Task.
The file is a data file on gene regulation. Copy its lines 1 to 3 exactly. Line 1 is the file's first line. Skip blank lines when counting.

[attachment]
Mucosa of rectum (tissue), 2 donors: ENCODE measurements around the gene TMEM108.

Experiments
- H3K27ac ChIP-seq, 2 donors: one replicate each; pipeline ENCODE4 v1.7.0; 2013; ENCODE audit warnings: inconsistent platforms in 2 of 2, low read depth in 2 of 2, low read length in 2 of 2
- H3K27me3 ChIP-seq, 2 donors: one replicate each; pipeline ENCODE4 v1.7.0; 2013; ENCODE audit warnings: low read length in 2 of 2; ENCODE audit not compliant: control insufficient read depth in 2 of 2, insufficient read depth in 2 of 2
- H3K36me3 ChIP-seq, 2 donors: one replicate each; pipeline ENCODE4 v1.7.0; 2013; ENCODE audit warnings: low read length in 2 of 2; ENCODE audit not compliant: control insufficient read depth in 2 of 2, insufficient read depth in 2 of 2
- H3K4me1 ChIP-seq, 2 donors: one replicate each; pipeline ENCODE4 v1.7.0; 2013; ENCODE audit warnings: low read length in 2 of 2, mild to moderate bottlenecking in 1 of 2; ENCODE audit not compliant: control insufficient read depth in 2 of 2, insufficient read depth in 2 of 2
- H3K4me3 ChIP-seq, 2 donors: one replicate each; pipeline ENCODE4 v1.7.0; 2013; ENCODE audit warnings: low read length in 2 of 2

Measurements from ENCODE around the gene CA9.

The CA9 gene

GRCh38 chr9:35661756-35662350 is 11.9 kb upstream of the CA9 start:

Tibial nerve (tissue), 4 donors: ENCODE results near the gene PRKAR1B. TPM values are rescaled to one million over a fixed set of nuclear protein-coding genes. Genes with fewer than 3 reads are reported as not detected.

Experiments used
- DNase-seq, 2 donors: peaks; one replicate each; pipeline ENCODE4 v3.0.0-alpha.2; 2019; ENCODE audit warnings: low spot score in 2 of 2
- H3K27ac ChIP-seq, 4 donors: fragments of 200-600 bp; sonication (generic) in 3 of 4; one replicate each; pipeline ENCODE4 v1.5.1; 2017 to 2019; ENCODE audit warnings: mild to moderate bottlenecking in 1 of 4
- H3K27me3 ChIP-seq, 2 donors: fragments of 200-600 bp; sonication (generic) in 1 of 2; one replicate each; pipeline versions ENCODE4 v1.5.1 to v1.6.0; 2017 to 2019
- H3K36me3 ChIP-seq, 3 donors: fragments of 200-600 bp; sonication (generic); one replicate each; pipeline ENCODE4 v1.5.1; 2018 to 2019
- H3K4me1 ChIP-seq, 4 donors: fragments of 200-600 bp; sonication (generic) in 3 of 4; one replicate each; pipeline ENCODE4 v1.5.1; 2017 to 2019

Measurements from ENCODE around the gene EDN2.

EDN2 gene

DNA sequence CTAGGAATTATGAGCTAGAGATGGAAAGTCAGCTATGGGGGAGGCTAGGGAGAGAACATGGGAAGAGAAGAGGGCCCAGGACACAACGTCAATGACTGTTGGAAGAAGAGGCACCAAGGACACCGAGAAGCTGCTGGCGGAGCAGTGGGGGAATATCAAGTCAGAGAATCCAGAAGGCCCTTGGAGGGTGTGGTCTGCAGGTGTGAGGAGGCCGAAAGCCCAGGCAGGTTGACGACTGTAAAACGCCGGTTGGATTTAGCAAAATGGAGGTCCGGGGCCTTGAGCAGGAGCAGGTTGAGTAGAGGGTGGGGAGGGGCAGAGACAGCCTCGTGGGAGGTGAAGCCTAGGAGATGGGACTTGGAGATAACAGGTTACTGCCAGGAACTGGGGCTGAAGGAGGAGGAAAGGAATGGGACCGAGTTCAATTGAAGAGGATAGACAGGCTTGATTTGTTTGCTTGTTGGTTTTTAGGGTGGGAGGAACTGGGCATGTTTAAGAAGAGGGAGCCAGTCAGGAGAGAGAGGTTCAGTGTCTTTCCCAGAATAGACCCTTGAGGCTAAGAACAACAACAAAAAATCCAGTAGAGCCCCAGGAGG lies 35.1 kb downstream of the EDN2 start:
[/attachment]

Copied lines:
Mucosa of rectum (tissue), 2 donors: ENCODE measurements around the gene TMEM108.

Experiments
- H3K27ac ChIP-seq, 2 donors: one replicate each; pipeline ENCODE4 v1.7.0; 2013; ENCODE audit warnings: inconsistent platforms in 2 of 2, low read depth in 2 of 2, low read length in 2 of 2